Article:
Mixing 3D Printing Technologies Helps Optimize Products

Christie Digital Systems manufactures advanced digital projectors and displays using an innovative prototyping program. The company serves clients in cinema, large-audience environments, 3D and virtual reality, simulation, education, media, and government.

This FDM lamp assembly in ULTEM 9085 resin thermoplastic withstands high temperature.

Additive manufacturing, also known as 3D printing, lets engineers complete numerous design iterations quickly. For Christie, the speed gains go toward improving products, rather than rushing to market with anything less than a perfect design.

Because prototyping needs change as a product’s design matures from concept through functional testing, Christie deploys two distinct additive manufacturing methods from Stratasys®: FDM® Technology and PolyJet™ technology.

DIVERSITY IN PROTOTYPING

Christie invested in FDM because it can 3D-print in the same durable thermoplastics found in finished goods, and for its user-friendly interface that makes it easy to operate. The company added PolyJet technology to make finely detailed over-molded parts with rubberlike components. Christie’s M Series projector is one of many examples in which the product development team used both technologies.

Early in the project, Christie 3D-printed initial design concepts with PolyJet, which builds parts fast. “At this point, everything is fluid, so having evaluation pieces quickly is a must,” said Mark Barfoot, senior manager at Christie.

As designs solidified, engineers built an FDM assembly with individual surrogate parts representing everything from air intakes to printed circuit boards, and from optics to a $10,000 light engine. The mockup grew to look more like the finished product as sourced and manufactured components became available, replacing 3D-printed surrogates. The mockup was the baseline communication piece throughout the project, according to Barfoot.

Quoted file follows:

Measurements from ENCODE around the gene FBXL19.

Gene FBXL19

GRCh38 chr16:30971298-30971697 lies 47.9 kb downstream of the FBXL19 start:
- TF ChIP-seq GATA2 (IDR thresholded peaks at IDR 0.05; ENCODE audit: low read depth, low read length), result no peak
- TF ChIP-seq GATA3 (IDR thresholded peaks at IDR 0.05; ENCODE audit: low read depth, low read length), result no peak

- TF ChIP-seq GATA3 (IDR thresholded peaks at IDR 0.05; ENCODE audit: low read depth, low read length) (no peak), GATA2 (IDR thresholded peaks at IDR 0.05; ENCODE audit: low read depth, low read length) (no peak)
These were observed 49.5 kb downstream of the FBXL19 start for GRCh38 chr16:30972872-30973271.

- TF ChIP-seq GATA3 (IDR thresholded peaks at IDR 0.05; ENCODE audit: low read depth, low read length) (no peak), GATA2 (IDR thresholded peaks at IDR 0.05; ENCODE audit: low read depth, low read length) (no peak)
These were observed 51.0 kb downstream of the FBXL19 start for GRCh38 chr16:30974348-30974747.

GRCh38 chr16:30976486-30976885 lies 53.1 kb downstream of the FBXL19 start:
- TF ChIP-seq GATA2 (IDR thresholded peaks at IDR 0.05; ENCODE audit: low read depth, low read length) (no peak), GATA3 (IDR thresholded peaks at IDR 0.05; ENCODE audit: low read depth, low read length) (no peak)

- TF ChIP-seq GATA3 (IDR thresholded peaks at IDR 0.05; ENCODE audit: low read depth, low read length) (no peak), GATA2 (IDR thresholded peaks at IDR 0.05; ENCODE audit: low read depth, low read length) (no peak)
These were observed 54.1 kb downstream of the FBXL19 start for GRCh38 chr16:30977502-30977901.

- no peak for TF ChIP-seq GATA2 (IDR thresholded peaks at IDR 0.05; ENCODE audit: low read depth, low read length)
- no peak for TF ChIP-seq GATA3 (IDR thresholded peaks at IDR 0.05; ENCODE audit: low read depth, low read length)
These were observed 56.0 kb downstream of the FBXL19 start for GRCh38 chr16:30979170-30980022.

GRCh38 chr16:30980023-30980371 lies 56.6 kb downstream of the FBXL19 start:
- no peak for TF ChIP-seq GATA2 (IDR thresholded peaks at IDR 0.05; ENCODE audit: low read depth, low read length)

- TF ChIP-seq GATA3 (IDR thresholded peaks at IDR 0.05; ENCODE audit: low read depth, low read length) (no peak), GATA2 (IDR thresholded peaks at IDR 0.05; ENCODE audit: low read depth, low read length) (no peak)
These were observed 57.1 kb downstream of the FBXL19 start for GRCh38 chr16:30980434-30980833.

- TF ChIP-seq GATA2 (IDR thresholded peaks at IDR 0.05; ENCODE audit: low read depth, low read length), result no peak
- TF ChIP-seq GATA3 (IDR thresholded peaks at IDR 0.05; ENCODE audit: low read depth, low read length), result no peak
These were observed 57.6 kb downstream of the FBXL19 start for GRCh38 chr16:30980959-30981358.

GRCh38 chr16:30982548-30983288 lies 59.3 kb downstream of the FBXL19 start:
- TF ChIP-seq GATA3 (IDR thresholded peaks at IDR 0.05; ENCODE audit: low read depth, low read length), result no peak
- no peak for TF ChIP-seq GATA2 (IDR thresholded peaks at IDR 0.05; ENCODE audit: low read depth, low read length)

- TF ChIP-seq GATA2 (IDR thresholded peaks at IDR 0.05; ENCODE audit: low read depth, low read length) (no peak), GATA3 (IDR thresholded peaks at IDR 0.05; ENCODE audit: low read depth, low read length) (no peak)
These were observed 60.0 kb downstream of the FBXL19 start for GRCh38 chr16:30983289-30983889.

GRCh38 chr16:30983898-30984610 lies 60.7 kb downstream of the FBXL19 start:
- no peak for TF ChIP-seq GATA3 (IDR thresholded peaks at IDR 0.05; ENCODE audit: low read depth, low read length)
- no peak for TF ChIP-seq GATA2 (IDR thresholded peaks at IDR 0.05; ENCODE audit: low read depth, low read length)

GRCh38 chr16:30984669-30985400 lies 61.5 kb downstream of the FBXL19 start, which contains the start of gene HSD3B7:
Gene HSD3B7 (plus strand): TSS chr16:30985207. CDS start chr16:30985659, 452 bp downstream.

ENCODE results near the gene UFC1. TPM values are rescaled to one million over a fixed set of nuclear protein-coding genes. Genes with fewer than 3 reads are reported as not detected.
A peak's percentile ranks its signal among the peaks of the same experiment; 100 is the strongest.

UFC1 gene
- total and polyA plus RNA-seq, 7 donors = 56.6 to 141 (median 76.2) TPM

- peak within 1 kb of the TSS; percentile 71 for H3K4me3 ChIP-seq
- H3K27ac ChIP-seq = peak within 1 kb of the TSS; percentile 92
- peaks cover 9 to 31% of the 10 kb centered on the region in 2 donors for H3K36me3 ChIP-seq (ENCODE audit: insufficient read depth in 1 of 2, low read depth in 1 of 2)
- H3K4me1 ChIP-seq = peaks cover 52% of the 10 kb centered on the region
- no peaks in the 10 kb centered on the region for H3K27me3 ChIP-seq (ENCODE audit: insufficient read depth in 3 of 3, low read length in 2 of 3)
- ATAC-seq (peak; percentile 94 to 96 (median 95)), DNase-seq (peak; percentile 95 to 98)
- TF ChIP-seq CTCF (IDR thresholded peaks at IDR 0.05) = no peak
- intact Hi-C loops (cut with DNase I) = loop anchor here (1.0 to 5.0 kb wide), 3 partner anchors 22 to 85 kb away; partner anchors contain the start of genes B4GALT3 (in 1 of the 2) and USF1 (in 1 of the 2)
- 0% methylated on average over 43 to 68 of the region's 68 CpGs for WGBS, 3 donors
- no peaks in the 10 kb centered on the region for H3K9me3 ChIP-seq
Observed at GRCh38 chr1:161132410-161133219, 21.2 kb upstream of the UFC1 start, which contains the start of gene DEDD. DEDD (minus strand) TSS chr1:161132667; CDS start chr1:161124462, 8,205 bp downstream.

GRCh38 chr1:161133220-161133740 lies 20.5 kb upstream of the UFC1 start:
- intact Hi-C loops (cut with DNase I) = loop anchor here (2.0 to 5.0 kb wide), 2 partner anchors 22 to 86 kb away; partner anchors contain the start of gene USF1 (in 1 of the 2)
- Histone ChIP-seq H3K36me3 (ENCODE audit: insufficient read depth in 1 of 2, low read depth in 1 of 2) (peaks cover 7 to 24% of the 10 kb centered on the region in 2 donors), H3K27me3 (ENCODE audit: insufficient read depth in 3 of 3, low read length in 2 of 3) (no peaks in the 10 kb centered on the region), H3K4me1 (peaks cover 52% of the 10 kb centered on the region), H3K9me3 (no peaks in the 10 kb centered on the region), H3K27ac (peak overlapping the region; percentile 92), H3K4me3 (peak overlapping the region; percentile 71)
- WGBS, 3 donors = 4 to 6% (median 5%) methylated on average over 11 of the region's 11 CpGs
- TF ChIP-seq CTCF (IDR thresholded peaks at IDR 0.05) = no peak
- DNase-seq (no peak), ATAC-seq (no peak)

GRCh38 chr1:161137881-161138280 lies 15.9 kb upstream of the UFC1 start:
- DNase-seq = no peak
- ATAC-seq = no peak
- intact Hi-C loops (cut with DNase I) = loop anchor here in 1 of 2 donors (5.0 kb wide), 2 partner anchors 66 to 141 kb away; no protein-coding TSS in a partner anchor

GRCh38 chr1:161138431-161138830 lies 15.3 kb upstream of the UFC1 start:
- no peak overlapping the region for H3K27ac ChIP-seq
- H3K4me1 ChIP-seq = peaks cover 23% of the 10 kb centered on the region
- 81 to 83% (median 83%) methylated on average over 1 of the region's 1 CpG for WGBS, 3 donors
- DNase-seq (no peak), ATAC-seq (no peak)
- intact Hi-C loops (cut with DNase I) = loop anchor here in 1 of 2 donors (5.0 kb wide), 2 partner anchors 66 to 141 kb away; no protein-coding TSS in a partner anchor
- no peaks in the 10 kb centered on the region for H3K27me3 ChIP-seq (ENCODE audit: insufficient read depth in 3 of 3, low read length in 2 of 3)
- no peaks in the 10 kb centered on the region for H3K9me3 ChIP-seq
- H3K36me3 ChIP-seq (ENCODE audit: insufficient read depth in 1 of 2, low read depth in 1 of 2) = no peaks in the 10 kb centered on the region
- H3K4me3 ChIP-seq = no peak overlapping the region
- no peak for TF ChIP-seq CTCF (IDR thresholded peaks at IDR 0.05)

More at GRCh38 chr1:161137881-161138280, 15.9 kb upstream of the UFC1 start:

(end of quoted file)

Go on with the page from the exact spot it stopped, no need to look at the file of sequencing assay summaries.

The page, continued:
Light engine mockup (right) and production unit.

The engineering team again turned to PolyJet to evaluate designs of projector components like the overmolded handle, projector keypad, and rubber lens-mount boot. Barfoot said the technology was especially useful in fine-tuning the projector’s remote control with a rigid case and soft buttons that emerge from the Connex 3D Printer all in one piece. Before PolyJet, the remote control would have been rubber molded, at a cost of $2,000 and two weeks per iteration. Christie did three revisions in three days for less than $500.

Lens-mount boot with rubber-like properties.

FDM was the only choice to prototype the projector’s air exhaust baffle. Its S-shaped path is complex by design to trap light without restricting airflow. Air as hot as 150° C (302 °F) would flow through the prototype, so heat resistance was required, along with geometric complexity. Engineers 3D-printed the baffle in polyphenylsulfone (PPSF) thermoplastic. For the lamp assembly, which operates at 120 °C (248 °F), Christie used ULTEM™ 9085 resin.

This mockup projector has a combination of 3D-printed and production components.

RETURN ON INVESTMENT

Beginning with the purchase of its FDM Technology-based 3D printer eight years ago, Christie has invested in a variety of resources with the aim of building a state-of-the-art prototyping and environmental testing program. This empowers its engineers to develop the best possible display devices, and Christie is now offering its “build, test, optimize” capabilities to other industries.

In the heart of Canada’s technology triangle, Christie’s new enterprise, Hyphen, offers the country’s widest range of prototyping and environmental testing services under one roof. Through Hyphen, Christie shares its methods and technology to give other companies the benefit of its iterative approach to product development.

Hyphen also shares Christie’s next mindset change: 3D printing for final part production. Hyphen is looking at direct digital manufacturing for high-end products that have annual shipments of fewer than 100 units.

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